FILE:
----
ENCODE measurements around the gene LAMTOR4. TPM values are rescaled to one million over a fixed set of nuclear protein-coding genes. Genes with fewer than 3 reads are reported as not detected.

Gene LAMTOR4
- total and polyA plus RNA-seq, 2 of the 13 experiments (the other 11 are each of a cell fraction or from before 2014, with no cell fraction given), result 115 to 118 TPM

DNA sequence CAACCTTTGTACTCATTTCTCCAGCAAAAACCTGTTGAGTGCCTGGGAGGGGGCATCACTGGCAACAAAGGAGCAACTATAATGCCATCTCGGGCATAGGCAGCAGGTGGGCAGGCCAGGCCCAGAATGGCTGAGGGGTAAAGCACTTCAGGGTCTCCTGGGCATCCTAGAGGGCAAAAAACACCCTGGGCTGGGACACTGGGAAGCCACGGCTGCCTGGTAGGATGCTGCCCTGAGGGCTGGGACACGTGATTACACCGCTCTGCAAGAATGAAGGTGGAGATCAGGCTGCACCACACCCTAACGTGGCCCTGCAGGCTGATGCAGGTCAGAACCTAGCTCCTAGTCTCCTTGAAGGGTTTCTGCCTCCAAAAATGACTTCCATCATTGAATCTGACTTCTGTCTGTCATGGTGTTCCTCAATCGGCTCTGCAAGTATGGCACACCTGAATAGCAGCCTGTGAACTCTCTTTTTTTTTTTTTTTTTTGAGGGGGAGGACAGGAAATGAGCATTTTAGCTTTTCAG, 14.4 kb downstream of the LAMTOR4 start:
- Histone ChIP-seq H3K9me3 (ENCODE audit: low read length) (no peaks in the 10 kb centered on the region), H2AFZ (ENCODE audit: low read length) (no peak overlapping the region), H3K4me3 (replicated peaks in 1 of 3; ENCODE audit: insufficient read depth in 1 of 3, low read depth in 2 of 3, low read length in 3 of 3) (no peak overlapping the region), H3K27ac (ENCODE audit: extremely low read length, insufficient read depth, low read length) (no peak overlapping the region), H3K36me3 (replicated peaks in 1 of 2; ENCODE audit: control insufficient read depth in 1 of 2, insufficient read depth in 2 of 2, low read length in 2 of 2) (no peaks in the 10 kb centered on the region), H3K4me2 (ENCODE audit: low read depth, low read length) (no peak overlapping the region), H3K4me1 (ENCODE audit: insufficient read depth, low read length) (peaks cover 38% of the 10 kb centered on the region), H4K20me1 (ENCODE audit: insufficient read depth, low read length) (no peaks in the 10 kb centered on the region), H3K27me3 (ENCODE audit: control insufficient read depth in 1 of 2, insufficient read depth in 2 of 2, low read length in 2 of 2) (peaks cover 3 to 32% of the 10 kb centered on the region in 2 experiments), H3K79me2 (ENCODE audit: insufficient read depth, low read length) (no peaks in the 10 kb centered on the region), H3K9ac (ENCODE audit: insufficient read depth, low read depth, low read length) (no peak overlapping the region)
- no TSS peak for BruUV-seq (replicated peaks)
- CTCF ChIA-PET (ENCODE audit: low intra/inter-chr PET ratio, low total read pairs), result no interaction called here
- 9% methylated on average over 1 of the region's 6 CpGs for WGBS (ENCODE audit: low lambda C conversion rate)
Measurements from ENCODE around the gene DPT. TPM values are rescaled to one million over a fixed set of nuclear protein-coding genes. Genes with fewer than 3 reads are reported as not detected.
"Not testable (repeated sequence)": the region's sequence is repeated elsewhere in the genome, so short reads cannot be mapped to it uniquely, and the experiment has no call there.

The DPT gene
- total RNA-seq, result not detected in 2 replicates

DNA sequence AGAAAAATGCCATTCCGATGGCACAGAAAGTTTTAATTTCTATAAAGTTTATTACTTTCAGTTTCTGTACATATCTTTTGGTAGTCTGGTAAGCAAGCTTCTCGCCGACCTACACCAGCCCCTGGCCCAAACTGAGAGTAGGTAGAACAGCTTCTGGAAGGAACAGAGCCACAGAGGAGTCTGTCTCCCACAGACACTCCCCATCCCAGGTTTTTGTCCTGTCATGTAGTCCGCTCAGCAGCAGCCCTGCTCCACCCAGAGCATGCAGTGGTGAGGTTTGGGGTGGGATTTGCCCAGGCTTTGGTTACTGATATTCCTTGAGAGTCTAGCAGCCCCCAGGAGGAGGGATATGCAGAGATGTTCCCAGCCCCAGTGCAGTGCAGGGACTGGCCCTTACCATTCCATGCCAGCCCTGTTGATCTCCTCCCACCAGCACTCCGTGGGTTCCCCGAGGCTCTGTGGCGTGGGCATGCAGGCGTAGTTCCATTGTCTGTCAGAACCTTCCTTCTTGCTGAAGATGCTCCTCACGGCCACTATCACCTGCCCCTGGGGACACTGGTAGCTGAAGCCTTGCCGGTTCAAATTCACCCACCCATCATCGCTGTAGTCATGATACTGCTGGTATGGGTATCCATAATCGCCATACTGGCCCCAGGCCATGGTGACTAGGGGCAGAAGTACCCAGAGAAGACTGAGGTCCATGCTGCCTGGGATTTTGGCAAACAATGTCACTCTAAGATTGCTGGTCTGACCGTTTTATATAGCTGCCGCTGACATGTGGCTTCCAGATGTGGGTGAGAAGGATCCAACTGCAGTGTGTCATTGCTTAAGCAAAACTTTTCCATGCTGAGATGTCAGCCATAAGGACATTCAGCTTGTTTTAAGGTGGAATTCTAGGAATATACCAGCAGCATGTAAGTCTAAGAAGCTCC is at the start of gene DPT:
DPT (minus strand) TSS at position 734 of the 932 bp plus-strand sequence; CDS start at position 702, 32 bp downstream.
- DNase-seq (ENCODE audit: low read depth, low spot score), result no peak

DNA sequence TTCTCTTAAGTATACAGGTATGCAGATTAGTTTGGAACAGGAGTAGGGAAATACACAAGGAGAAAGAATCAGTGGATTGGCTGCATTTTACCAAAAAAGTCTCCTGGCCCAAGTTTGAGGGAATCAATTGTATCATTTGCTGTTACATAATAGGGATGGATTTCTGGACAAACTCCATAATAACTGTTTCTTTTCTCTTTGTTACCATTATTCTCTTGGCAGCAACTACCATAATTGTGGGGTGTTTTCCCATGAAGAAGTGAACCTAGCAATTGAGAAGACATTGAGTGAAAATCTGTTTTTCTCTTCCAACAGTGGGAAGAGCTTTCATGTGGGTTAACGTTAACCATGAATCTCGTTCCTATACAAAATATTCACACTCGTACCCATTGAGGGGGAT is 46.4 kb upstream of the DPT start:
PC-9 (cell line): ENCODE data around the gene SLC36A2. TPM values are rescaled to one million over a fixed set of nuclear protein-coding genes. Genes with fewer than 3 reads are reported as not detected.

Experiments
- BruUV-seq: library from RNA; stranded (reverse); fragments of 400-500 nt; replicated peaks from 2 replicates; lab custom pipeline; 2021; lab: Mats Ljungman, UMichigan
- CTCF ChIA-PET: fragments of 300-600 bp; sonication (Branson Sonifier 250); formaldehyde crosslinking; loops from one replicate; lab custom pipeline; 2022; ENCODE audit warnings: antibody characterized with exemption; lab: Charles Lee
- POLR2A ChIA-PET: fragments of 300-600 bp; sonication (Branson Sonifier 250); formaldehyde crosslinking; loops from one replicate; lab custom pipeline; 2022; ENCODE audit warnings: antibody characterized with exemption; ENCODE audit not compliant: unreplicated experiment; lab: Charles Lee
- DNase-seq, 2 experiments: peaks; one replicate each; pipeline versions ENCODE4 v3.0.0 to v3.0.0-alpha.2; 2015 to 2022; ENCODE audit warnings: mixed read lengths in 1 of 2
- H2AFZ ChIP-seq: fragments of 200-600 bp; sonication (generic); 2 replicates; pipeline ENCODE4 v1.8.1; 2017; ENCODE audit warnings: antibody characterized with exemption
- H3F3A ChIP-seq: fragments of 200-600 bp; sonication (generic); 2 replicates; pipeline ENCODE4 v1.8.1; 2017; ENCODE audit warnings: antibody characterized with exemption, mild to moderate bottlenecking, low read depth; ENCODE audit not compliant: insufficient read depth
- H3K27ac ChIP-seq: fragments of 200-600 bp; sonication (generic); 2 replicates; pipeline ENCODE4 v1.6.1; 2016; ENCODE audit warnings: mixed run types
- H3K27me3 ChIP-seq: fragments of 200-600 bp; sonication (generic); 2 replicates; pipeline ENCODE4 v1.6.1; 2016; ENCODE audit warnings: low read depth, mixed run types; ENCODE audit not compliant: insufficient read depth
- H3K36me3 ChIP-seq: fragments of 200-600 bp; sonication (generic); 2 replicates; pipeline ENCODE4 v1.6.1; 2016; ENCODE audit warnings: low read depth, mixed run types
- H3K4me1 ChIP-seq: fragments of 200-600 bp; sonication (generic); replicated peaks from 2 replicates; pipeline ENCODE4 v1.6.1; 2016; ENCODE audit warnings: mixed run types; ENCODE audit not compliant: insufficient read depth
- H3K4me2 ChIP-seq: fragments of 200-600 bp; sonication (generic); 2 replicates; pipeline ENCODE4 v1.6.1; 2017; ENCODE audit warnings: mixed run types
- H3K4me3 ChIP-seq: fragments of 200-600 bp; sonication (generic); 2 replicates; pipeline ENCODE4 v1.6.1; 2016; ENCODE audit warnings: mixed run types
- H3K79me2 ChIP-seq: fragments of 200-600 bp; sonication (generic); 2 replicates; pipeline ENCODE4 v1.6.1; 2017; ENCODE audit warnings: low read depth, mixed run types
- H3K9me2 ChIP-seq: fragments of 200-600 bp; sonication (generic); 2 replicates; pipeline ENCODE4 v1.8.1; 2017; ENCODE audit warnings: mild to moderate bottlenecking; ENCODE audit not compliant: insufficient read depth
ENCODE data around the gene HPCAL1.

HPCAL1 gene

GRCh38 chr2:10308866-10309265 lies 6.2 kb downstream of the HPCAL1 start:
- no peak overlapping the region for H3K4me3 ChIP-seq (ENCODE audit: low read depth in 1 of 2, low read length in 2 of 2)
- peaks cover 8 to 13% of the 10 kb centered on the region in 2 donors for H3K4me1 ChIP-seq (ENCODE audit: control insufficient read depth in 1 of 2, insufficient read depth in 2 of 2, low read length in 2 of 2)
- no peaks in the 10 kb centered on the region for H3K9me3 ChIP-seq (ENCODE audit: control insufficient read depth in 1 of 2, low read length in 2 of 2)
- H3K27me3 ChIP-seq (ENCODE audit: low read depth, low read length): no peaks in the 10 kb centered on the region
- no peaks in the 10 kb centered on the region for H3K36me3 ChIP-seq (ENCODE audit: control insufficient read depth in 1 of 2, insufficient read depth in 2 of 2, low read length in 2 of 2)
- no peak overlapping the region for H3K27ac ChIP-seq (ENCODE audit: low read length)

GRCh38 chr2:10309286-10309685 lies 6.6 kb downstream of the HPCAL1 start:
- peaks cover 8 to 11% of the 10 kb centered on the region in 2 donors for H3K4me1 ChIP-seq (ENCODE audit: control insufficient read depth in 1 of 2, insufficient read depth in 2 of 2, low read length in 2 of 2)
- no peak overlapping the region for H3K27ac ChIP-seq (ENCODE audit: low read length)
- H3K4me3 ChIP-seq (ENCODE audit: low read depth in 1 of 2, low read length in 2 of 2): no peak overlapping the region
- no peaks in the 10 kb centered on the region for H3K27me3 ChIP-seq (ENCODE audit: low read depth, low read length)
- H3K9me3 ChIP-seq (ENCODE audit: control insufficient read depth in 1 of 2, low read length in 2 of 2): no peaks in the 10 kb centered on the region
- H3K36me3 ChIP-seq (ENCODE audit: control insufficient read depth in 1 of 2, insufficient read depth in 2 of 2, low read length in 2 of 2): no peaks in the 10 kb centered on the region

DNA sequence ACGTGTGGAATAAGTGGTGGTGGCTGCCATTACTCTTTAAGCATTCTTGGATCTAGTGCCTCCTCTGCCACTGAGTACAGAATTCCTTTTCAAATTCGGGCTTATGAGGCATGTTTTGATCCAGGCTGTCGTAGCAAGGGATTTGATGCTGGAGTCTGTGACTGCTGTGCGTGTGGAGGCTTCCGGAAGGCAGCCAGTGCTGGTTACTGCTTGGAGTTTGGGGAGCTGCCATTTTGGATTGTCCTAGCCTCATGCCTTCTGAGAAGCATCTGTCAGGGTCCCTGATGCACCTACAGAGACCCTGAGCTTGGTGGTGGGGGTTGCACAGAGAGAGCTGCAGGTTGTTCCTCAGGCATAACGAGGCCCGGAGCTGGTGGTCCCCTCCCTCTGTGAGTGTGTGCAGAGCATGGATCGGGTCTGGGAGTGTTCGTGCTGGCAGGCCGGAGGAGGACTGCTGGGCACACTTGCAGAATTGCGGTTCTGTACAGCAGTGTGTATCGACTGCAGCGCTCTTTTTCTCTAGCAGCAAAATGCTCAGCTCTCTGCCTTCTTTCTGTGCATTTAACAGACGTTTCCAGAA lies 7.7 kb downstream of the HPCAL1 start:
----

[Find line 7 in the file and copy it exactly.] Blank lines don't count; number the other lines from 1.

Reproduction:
- CTCF ChIA-PET (ENCODE audit: low intra/inter-chr PET ratio, low total read pairs), result no interaction called here